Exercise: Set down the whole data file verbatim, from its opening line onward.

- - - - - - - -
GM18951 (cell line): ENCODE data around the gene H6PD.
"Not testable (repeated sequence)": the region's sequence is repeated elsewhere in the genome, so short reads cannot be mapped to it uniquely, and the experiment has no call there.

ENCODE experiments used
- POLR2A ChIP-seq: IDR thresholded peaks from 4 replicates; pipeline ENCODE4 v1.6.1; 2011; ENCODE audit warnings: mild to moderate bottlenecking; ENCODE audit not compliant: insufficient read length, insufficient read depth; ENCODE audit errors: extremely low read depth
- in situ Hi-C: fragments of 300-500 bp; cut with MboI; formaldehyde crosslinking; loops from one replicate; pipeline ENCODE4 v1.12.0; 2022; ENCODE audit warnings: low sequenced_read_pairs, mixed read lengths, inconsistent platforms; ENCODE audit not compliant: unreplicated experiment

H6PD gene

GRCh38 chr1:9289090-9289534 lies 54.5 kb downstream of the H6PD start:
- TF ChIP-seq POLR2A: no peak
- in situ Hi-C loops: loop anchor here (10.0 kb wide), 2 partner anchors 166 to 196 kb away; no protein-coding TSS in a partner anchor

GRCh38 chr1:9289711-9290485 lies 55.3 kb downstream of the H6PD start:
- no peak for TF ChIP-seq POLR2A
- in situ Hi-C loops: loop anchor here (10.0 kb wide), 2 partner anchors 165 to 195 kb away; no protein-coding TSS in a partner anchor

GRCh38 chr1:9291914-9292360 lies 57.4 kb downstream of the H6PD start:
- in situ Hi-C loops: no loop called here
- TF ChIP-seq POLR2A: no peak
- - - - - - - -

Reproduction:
GM18951 (cell line): ENCODE data around the gene H6PD.
"Not testable (repeated sequence)": the region's sequence is repeated elsewhere in the genome, so short reads cannot be mapped to it uniquely, and the experiment has no call there.

ENCODE experiments used
- POLR2A ChIP-seq: IDR thresholded peaks from 4 replicates; pipeline ENCODE4 v1.6.1; 2011; ENCODE audit warnings: mild to moderate bottlenecking; ENCODE audit not compliant: insufficient read length, insufficient read depth; ENCODE audit errors: extremely low read depth
- in situ Hi-C: fragments of 300-500 bp; cut with MboI; formaldehyde crosslinking; loops from one replicate; pipeline ENCODE4 v1.12.0; 2022; ENCODE audit warnings: low sequenced_read_pairs, mixed read lengths, inconsistent platforms; ENCODE audit not compliant: unreplicated experiment

H6PD gene

GRCh38 chr1:9289090-9289534 lies 54.5 kb downstream of the H6PD start:
- TF ChIP-seq POLR2A: no peak
- in situ Hi-C loops: loop anchor here (10.0 kb wide), 2 partner anchors 166 to 196 kb away; no protein-coding TSS in a partner anchor

GRCh38 chr1:9289711-9290485 lies 55.3 kb downstream of the H6PD start:
- no peak for TF ChIP-seq POLR2A
- in situ Hi-C loops: loop anchor here (10.0 kb wide), 2 partner anchors 165 to 195 kb away; no protein-coding TSS in a partner anchor

GRCh38 chr1:9291914-9292360 lies 57.4 kb downstream of the H6PD start:
- in situ Hi-C loops: no loop called here
- TF ChIP-seq POLR2A: no peak